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Thousands of people come to Minneapolis' Chain of Lakes every year. The five beautiful lakes (Lake Harriet, Cedar Lake, Brownie Lake, Lake of the Isles and Lake Calhoun) are connected by channels and a 12-mile system of recreational paths making it the place to be for anyone that loves all the activity of a major lake park set in the backdrop of a buzzing and dynamic city. Lake Calhoun, the largest of the five, offers no shortage in play and amusement. On an average summer day you will see the sails of windsurfers and sailboats, fishers lounging on the waters waiting for a catch, and canoeists gracefully cutting the surface of the water. Around the lake, pathways accommodate walkers, runners, bicyclists, and skaters. Three guarded beaches provide swim areas, and in the surrounding park you will find archery, eateries, picnic areas, a soccer field, a volleyball court, a softball field, drinking fountains and wells.
In this "city of lakes," Lake Calhoun is the home of the Lake Calhoun Sailing School and is also the popular site of yacht racing and competitions. In 1817, it was named after John Caldwell Calhoun (1782-1850), who served as a United States Senator, Vice President, and Secretary of War and who was a controversial politician to say the least. As Secretary of War, Calhoun authorized the establishment of Fort Snelling, which brought settlement to the area. Before Calhoun's surveyors came to the area however, the land and lakes were home to Dakota people, who called the lake "Medoza" or "Lake of the Loons." Fishing the lake provided subsistence for the Dakotas, and they also harvested its wild rice, fruits and berries. Today, it is hard to imagine wild rice, fruits, berries or loons for that matter on the lake. Formed by Minnesota's last glacial events thousands of years ago, the lake's habitat has evolved to an urban oasis, surrounded by the pace, traffic and myriad amusements of a big city. But the lakes and their surrounding wetlands still support a variety of wildlife, especially birds. Even bald eagles are seen on Lake Calhoun.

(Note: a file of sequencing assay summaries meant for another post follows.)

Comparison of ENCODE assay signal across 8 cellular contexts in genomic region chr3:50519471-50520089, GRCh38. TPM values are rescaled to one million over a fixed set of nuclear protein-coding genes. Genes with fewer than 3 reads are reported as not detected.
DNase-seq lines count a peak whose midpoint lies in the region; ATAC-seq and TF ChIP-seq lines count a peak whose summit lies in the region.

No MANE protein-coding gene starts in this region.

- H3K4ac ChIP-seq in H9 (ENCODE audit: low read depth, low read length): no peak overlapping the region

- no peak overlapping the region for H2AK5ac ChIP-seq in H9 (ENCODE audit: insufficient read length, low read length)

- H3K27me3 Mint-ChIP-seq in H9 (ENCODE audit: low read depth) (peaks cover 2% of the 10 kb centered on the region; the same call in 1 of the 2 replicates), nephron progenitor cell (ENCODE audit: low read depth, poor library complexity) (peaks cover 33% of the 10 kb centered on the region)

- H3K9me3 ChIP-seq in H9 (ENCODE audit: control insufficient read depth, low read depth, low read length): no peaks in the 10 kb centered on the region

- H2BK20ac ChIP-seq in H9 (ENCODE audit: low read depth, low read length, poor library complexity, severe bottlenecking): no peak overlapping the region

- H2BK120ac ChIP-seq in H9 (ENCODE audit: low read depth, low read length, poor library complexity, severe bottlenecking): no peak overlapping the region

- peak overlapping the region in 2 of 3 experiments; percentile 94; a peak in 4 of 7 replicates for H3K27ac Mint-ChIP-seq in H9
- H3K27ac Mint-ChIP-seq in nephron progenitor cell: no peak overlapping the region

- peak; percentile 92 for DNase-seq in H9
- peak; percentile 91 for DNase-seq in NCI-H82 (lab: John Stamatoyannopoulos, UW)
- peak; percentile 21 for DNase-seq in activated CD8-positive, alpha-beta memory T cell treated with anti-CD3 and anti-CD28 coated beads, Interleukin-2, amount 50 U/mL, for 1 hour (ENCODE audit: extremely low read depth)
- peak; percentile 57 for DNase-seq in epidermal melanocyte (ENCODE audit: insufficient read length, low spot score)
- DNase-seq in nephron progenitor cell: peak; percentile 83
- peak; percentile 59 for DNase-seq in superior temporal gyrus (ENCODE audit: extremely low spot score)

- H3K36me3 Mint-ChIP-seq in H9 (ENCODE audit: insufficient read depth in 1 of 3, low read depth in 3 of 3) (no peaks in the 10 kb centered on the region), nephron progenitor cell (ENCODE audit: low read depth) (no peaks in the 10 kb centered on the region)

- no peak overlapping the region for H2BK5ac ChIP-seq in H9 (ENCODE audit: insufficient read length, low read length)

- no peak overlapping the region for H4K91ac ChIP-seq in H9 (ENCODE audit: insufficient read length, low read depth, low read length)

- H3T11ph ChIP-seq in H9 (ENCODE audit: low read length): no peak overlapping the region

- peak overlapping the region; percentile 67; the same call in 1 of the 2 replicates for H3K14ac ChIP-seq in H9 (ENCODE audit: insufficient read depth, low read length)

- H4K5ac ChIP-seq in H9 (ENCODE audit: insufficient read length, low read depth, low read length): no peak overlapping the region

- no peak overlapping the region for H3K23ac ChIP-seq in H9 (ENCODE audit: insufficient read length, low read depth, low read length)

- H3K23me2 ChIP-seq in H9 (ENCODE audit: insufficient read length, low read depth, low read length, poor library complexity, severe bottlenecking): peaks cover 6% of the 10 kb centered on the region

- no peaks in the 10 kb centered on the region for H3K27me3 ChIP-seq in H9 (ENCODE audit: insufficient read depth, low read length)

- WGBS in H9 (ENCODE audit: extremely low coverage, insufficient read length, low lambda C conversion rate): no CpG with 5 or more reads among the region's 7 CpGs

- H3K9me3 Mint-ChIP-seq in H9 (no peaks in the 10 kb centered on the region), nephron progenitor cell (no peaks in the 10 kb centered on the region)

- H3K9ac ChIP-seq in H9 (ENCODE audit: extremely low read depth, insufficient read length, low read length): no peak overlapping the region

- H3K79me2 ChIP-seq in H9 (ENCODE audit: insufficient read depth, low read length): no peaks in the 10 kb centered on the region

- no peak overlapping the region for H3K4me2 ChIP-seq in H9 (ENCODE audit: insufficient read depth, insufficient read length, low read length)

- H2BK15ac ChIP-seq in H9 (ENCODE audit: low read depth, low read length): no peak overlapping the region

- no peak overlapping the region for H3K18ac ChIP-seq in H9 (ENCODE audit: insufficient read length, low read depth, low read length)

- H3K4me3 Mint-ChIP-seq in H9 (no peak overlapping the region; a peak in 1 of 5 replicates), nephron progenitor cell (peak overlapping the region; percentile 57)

The water offers up a great fishery. Black crappie, bluegill, bowfin, common carp, hybrid sunfish, largemouth bass, northern pike, pumpkinseed sunfish, tiger muskellunge, walleye, white sucker and yellow perch are the range of species living in Lake Calhoun's deep waters. Anglers will have a ball with reputable, large-sized largemouth with a view of the city skyline hugging the distant shores. Gas motors are not allowed on the lake, and electric motors are allowed only with a permit, but there are plenty of boat rentals available so you have options.
The Minneapolis-St. Paul Metro region is vibrant with activity. Cutting edge museum exhibits, art, live performances, competitive shopping and dining and all kinds of events and nuances are the city's norm. The Grand Rounds National Scenic Byway is a great way to get to know the area and encompasses all of the Chain of Lakes. The byway will take you through seven of Minneapolis' most picturesque and historically momentous districts. From Lake Calhoun as a starting point, you can visit the bird sanctuary near Lake Harriet, a stopover for migratory birds. Visit the 53 foot Minnehaha Falls, the Mississippi River Gorge, the cosmopolitan downtown area and the Theodore Wirth Park, the largest regional park in Minneapolis.
Your real estate options are truly limitless on and around Lake Calhoun. Minneapolis boasts a range of apartments, condominiums, and duplexes suitable for the typical urban dweller. Family homes and expensive lakeshore residences, more suitable for the relaxed-pace person, offer more privacy, space, comfort and luxury. Vacation rentals run the gamut from studios to condos to cabins.
Lake Calhoun is a little bit of peace in a lot of bit of action. If this defines what you're looking for then the Chain of Lakes is where you should be.
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